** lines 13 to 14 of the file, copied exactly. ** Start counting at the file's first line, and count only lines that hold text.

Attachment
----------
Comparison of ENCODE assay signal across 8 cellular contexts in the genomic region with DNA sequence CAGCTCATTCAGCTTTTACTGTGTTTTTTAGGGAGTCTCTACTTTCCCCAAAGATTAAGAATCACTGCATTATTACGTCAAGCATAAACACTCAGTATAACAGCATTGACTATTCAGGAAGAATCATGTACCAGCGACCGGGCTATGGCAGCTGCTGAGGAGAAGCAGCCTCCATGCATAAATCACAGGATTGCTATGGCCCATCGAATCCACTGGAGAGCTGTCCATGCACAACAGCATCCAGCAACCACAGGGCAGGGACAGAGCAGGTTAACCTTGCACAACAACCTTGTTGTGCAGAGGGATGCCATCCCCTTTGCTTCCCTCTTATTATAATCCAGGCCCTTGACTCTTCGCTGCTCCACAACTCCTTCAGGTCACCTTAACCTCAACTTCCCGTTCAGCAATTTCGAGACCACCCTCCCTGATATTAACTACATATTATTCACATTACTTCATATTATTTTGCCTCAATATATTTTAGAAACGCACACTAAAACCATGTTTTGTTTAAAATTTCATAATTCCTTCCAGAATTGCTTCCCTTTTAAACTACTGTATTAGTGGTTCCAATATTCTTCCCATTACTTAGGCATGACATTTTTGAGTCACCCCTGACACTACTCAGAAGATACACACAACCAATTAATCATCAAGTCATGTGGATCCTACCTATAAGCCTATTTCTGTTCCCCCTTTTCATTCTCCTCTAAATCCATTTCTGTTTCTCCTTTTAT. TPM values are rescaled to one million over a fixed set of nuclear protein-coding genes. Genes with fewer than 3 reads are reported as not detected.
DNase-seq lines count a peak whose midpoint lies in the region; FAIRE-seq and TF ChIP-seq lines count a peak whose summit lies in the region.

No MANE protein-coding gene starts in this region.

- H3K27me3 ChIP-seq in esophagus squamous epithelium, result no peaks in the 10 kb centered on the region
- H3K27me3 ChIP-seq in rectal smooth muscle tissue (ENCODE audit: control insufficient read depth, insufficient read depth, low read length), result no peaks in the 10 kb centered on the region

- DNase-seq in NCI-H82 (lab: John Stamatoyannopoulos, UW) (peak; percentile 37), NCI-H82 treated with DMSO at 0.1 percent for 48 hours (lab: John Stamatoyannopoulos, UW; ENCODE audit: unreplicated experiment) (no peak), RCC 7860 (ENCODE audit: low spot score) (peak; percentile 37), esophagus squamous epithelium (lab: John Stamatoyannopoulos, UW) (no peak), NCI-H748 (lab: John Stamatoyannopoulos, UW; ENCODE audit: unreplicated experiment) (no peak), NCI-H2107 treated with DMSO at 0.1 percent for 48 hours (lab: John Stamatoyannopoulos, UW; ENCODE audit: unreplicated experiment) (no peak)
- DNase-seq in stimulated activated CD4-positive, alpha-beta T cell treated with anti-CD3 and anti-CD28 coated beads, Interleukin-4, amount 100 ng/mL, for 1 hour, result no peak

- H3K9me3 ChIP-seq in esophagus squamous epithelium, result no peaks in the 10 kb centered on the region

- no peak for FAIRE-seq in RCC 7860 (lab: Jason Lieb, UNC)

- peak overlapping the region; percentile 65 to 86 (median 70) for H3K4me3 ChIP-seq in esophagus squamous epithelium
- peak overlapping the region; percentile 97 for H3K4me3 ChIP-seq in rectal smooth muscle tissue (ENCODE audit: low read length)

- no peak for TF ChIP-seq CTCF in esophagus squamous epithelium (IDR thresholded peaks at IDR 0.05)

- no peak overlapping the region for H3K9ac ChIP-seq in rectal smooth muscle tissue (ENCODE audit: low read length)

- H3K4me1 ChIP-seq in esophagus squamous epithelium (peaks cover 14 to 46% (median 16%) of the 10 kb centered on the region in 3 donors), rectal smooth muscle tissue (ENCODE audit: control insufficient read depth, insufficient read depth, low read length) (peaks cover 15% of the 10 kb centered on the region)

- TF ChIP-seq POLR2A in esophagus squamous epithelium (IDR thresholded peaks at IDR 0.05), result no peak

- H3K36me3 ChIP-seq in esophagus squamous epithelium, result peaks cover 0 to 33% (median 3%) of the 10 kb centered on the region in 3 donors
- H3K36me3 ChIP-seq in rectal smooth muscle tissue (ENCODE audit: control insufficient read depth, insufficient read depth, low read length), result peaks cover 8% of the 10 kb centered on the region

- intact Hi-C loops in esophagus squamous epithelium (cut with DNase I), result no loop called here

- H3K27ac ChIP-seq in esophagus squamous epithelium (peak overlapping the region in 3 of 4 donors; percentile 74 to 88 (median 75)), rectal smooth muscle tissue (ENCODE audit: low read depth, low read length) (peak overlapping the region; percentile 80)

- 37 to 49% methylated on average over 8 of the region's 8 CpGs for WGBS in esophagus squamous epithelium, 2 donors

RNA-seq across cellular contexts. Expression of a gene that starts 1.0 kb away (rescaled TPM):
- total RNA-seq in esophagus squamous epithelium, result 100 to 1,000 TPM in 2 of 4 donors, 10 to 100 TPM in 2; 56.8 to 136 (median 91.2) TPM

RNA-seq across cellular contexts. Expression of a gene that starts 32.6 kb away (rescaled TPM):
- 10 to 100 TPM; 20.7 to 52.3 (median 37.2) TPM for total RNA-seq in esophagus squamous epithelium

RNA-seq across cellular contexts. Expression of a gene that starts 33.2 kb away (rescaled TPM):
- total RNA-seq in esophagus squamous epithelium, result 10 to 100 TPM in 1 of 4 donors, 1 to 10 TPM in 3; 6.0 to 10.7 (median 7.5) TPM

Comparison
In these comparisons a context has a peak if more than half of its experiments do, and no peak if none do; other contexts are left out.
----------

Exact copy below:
- no peak overlapping the region for H3K9ac ChIP-seq in rectal smooth muscle tissue (ENCODE audit: low read length)

- H3K4me1 ChIP-seq in esophagus squamous epithelium (peaks cover 14 to 46% (median 16%) of the 10 kb centered on the region in 3 donors), rectal smooth muscle tissue (ENCODE audit: control insufficient read depth, insufficient read depth, low read length) (peaks cover 15% of the 10 kb centered on the region)